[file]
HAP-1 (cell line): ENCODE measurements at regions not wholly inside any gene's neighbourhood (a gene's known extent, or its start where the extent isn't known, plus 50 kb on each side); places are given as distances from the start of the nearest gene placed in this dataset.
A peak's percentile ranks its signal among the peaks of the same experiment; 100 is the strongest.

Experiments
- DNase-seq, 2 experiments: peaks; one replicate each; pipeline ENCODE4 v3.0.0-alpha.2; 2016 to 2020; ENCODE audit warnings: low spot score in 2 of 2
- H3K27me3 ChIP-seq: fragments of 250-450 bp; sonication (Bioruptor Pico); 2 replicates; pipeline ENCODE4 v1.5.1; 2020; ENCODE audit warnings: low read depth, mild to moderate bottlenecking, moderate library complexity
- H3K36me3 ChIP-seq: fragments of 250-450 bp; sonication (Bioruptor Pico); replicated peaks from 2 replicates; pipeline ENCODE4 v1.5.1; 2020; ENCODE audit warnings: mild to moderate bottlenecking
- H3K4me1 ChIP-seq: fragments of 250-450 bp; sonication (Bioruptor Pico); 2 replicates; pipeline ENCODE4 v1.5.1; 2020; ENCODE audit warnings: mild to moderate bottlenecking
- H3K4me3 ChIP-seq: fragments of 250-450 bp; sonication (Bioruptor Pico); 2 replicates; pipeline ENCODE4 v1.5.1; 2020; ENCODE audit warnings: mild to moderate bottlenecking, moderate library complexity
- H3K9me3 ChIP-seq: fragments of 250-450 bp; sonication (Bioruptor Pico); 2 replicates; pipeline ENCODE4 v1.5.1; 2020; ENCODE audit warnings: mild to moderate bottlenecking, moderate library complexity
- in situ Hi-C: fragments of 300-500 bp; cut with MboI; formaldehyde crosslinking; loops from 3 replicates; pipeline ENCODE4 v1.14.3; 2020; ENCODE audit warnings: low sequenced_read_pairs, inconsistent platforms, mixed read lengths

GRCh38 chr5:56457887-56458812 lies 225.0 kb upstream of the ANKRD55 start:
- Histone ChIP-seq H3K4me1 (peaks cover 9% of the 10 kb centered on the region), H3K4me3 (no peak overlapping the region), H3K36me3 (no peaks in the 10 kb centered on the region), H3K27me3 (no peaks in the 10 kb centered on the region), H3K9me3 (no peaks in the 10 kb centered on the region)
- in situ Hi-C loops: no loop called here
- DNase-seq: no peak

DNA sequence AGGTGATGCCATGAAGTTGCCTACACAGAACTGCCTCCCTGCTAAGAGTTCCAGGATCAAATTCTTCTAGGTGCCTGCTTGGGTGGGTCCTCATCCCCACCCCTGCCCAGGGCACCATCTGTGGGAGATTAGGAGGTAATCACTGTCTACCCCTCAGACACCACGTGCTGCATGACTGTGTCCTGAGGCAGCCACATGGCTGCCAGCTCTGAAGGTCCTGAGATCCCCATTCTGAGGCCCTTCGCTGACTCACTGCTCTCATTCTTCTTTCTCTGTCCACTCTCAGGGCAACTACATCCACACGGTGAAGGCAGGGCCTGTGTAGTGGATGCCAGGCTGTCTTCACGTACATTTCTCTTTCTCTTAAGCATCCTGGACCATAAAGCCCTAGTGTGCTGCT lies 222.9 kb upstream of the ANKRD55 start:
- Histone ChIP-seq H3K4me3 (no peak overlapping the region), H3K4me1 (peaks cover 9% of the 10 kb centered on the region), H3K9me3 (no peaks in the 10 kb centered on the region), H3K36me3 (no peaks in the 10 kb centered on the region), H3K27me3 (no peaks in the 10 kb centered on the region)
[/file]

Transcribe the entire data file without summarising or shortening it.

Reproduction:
HAP-1 (cell line): ENCODE measurements at regions not wholly inside any gene's neighbourhood (a gene's known extent, or its start where the extent isn't known, plus 50 kb on each side); places are given as distances from the start of the nearest gene placed in this dataset.
A peak's percentile ranks its signal among the peaks of the same experiment; 100 is the strongest.

Experiments
- DNase-seq, 2 experiments: peaks; one replicate each; pipeline ENCODE4 v3.0.0-alpha.2; 2016 to 2020; ENCODE audit warnings: low spot score in 2 of 2
- H3K27me3 ChIP-seq: fragments of 250-450 bp; sonication (Bioruptor Pico); 2 replicates; pipeline ENCODE4 v1.5.1; 2020; ENCODE audit warnings: low read depth, mild to moderate bottlenecking, moderate library complexity
- H3K36me3 ChIP-seq: fragments of 250-450 bp; sonication (Bioruptor Pico); replicated peaks from 2 replicates; pipeline ENCODE4 v1.5.1; 2020; ENCODE audit warnings: mild to moderate bottlenecking
- H3K4me1 ChIP-seq: fragments of 250-450 bp; sonication (Bioruptor Pico); 2 replicates; pipeline ENCODE4 v1.5.1; 2020; ENCODE audit warnings: mild to moderate bottlenecking
- H3K4me3 ChIP-seq: fragments of 250-450 bp; sonication (Bioruptor Pico); 2 replicates; pipeline ENCODE4 v1.5.1; 2020; ENCODE audit warnings: mild to moderate bottlenecking, moderate library complexity
- H3K9me3 ChIP-seq: fragments of 250-450 bp; sonication (Bioruptor Pico); 2 replicates; pipeline ENCODE4 v1.5.1; 2020; ENCODE audit warnings: mild to moderate bottlenecking, moderate library complexity
- in situ Hi-C: fragments of 300-500 bp; cut with MboI; formaldehyde crosslinking; loops from 3 replicates; pipeline ENCODE4 v1.14.3; 2020; ENCODE audit warnings: low sequenced_read_pairs, inconsistent platforms, mixed read lengths

GRCh38 chr5:56457887-56458812 lies 225.0 kb upstream of the ANKRD55 start:
- Histone ChIP-seq H3K4me1 (peaks cover 9% of the 10 kb centered on the region), H3K4me3 (no peak overlapping the region), H3K36me3 (no peaks in the 10 kb centered on the region), H3K27me3 (no peaks in the 10 kb centered on the region), H3K9me3 (no peaks in the 10 kb centered on the region)
- in situ Hi-C loops: no loop called here
- DNase-seq: no peak

DNA sequence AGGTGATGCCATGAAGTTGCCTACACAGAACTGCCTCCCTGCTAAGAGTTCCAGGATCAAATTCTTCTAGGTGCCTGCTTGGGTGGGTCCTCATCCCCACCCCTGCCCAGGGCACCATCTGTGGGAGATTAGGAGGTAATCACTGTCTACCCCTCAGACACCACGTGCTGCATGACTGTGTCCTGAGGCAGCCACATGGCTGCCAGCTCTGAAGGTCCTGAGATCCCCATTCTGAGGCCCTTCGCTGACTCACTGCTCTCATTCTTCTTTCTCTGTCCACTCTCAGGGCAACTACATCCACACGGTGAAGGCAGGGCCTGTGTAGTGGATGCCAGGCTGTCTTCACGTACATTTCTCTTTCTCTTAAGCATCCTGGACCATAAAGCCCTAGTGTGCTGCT lies 222.9 kb upstream of the ANKRD55 start:
- Histone ChIP-seq H3K4me3 (no peak overlapping the region), H3K4me1 (peaks cover 9% of the 10 kb centered on the region), H3K9me3 (no peaks in the 10 kb centered on the region), H3K36me3 (no peaks in the 10 kb centered on the region), H3K27me3 (no peaks in the 10 kb centered on the region)